What Scotland means for other secessionists
September 16 2014 10:59 PM

Demonstrators holding giant flags of Scotland, Basque Country and Catalonia during a demonstration called by Gure Esku Dago (It’s in our hands) in support of a Catalan vote on independence from Spain, in the northern Spanish Basque city of Bilbao. Spain’s national government has branded the November vote illegal and vowed to block it, but Catalonia’s regional president Artur Mas has vowed to push on with the plan.


Almost 2mn people poured into the streets of Barcelona last week, demanding independence for the Catalan region of Spain.

From the air, the masses looked like a swarm of yellow and red, the colours of Catalonia, as they formed a massive V along the most important corridors of the large northern Mediterranean port city. Among the Catalan flags unfurling in the afternoon breeze were banners of another kind: the Saltire, Scotland’s ensign.

Scotland’s referendum tomorrow, when residents will vote on whether to leave the United Kingdom after more than 300 years of union, has revitalised the question of regional independence for similar movements across Europe.

In Catalonia, where demands for sovereignty have become increasingly urgent over the past five years, affinity with the Scottish independence movement has become palpable during recent demonstrations.

But experts are cautious about predicting a wider fracturing across Europe. Independence movements hoping to make Scotland an inspiration face different political realities on their home turf.

“Scotland has become a point of reference for Catalan nationalists, but the constitutional position is different,” said Michael Keating, professor of politics at the University of Aberdeen in Scotland. “The position in Madrid is that the Spanish constitution says the state is indissoluble.”

Catalan politicians announced a referendum in the region for November 9. There are two questions slated to be posed: Do you want Catalonia to be a state? And if yes, do you want that state to be independent?

Prime Minister Mariano Rajoy has called such a vote illegal, saying the matter would be referred to the country’s Constitutional Court. Yesterday, Foreign Minister Jose Manuel Garcia-Margallo said the government would “use all means within its capacity to prevent the referendum”.

A federal victory before the court is almost certain, but the debate might ultimately come down to the force of popular support for independence, which could build as the Catalan region watches the vote in Scotland.

“We will vote. There is no doubt,” Artur Mas, the leader of Catalonia’s main political party, declared after last Thursday’s march. “The government can say no, but they cannot stop it. We will resolve this by voting.”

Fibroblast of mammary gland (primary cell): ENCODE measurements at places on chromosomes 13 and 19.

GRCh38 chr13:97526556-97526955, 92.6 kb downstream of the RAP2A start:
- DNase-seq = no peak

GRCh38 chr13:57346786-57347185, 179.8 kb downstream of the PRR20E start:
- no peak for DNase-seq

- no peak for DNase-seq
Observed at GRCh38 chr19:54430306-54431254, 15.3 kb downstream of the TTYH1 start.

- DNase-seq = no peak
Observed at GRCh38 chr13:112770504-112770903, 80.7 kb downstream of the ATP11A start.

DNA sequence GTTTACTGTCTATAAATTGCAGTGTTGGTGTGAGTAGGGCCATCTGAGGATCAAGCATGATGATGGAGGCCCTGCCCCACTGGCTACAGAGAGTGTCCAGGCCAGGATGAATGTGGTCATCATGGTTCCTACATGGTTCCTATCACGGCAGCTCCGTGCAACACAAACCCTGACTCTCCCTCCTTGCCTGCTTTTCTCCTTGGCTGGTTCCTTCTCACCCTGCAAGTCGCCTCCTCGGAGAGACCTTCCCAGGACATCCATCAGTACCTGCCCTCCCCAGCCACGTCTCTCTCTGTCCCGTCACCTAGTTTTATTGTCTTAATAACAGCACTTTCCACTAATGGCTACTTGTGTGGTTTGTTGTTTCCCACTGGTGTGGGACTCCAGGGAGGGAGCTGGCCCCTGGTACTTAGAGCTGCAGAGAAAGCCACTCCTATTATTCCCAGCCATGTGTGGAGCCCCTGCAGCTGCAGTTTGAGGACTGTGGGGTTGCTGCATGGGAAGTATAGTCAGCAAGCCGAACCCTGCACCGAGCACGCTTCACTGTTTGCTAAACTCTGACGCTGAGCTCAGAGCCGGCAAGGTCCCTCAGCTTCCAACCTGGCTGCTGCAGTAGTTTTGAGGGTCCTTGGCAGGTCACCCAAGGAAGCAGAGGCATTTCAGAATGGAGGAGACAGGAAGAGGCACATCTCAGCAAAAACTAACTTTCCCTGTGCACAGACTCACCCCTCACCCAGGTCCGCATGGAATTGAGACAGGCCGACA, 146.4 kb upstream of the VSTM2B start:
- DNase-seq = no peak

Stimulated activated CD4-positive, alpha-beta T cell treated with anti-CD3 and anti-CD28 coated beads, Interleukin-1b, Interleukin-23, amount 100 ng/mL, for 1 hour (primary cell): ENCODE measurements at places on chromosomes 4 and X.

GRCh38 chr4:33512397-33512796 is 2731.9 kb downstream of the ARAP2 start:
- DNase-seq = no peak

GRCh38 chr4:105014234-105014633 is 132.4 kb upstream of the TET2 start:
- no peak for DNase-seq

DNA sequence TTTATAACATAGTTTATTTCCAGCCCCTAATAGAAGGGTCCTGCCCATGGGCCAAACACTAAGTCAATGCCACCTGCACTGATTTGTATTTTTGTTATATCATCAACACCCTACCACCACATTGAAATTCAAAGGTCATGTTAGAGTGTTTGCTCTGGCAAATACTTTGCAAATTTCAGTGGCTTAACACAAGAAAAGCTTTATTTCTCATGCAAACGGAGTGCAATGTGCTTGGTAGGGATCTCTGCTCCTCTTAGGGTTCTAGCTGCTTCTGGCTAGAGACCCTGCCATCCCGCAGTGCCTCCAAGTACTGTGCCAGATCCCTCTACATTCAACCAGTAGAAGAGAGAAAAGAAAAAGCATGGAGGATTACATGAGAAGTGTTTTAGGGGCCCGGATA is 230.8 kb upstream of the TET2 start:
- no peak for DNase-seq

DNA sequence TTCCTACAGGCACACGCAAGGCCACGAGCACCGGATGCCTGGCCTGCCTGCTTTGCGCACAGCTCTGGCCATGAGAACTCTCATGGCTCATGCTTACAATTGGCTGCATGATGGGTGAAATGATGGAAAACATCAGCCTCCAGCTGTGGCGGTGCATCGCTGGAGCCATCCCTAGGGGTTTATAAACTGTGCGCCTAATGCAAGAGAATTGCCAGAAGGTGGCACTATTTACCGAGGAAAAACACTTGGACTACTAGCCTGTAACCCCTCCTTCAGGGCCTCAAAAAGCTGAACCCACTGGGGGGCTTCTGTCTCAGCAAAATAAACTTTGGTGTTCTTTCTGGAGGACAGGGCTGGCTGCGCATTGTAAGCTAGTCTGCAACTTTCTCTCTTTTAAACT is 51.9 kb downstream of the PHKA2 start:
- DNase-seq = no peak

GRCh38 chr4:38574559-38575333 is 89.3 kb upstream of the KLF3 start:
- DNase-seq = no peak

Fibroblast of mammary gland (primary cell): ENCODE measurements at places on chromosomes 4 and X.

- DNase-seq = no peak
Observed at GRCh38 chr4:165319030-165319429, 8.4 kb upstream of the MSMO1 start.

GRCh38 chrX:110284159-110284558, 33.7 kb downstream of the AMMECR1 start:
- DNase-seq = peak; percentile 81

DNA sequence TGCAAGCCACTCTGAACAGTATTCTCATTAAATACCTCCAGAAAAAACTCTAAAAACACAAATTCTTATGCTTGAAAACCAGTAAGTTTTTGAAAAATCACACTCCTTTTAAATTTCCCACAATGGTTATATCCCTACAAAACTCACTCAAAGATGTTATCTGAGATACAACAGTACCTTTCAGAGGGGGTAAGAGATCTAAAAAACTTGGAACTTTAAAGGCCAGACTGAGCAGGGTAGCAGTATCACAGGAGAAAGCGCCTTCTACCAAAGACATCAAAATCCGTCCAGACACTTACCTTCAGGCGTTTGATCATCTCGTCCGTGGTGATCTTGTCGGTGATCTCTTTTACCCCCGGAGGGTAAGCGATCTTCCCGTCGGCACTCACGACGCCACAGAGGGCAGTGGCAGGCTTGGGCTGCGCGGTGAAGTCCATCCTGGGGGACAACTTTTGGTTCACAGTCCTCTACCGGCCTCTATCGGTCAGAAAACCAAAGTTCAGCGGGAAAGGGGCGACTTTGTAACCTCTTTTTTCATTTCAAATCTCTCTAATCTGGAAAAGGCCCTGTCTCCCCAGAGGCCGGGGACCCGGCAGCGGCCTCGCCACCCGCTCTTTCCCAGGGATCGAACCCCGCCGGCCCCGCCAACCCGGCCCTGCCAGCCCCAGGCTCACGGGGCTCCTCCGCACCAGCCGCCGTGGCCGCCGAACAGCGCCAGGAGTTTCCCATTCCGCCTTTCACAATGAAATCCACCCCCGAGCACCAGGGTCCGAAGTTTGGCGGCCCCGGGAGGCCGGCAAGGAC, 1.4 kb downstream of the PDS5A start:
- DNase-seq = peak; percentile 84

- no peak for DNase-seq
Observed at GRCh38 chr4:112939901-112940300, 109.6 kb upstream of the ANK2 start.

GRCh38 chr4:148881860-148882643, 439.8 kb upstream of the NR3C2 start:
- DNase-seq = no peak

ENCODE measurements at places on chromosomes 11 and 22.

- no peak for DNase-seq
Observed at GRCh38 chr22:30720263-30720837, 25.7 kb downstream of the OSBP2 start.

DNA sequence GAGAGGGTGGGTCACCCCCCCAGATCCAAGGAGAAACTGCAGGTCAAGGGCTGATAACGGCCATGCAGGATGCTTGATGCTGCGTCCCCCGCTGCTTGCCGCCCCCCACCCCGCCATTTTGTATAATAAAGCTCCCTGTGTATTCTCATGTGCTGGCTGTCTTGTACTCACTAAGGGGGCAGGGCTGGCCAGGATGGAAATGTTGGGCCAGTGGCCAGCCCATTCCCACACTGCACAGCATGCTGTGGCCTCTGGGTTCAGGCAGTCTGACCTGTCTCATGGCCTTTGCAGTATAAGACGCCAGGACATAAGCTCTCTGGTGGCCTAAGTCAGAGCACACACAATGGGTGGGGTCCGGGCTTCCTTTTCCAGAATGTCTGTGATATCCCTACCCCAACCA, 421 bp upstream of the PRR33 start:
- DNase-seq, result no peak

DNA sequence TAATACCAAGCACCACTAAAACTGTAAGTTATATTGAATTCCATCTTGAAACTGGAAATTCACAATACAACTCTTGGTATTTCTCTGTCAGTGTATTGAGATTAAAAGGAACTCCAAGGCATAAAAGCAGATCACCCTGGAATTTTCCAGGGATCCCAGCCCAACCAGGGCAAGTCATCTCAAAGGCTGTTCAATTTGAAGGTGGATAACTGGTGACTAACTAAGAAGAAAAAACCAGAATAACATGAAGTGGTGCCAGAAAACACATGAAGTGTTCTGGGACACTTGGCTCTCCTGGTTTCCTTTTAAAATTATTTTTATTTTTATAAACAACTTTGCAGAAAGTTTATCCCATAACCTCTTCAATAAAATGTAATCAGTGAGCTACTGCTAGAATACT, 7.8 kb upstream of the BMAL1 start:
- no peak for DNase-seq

A looming question is whether the political bluster could lead to real confrontation. “I see no sign of either side changing; the two sides are very intransigent,” Keating said. “It’s just a train crash waiting to happen.”

Catalonia might find itself propelled not just by the force exerted by its own independence movement but also by the Scottish vote, which already has political significance among Catalans regardless of whether the Scots choose independence.

“Britain is seen as an example of how such an issue can be handled - and according to a majority of Catalans should be handled - under a democracy,” said Klaus-Juergen Nagel, a professor of politics at Barcelona’s Pompeu Fabra University.

“The constitutional barrier was taken away, in a negotiated way, opening the path for the Scottish people to decide,” he said.

Nevertheless, a slew of other independence movements have foundered recently. Another Spanish secessionist movement, in the Basque region, quieted after a bid was rejected by the Constitutional Court, and many characterised as political gamesmanship a March online poll that found 89% of people in Italy’s Veneto region, which includes Venice, in favour of independence.

In Belgium, where the Flanders region has long been a hotbed of secessionist feeling, the inability of political parties to form a national government has essentially led to governance by the regions.

Belgium was left with a caretaker administration for 18 months after the 2010 elections and has yet to inaugurate a new government after May’s elections.

“They didn’t have a government, and nobody noticed,” Keating said.

As a result, the Flemish have developed a newfound conviction that their interests can be represented at both the regional and the EU level, causing momentum for a sovereign state to wane, Keating said.

In many cases, it seems independence movements desire not so much to be separate but to reflect local interests more directly.

“The Catalan and the Scottish nationalists put an emphasis on Europe,” Keating said. “It’s precisely their pro-Europeanism that says we can break away from the state and become a state in our own right.”

Whether Europe would accept the outcome of a referendum carried out without a federal government’s sanction is somewhat murkier.

Many Catalans, in any case, said it’s just a matter of time. “UK is a real democracy,” read one sign held at last week’s protest. “So much to learn.”




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